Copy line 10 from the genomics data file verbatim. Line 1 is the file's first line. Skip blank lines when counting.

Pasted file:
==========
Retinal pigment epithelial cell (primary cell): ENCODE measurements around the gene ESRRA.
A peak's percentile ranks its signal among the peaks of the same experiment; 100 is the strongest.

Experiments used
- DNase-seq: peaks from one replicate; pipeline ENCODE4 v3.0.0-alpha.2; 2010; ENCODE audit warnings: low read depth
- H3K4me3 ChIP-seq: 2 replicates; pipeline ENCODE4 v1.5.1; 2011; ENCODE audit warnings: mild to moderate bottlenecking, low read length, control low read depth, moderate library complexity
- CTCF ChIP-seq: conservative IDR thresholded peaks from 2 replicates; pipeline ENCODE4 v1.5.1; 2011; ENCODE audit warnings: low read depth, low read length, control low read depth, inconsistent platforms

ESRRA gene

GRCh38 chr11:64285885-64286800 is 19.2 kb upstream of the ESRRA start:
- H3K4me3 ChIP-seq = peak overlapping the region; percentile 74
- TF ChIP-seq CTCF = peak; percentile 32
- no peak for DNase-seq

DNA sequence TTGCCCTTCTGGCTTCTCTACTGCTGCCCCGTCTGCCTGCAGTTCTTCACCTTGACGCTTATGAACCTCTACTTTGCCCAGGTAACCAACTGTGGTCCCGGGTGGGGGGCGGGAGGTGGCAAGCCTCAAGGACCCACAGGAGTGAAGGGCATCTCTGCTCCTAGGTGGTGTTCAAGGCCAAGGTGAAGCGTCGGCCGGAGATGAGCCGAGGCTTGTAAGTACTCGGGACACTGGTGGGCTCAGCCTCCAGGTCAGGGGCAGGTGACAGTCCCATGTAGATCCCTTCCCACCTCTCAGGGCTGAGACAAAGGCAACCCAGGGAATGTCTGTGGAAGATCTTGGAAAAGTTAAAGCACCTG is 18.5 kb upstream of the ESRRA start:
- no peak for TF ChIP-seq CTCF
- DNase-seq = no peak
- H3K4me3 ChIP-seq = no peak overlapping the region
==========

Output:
- TF ChIP-seq CTCF = peak; percentile 32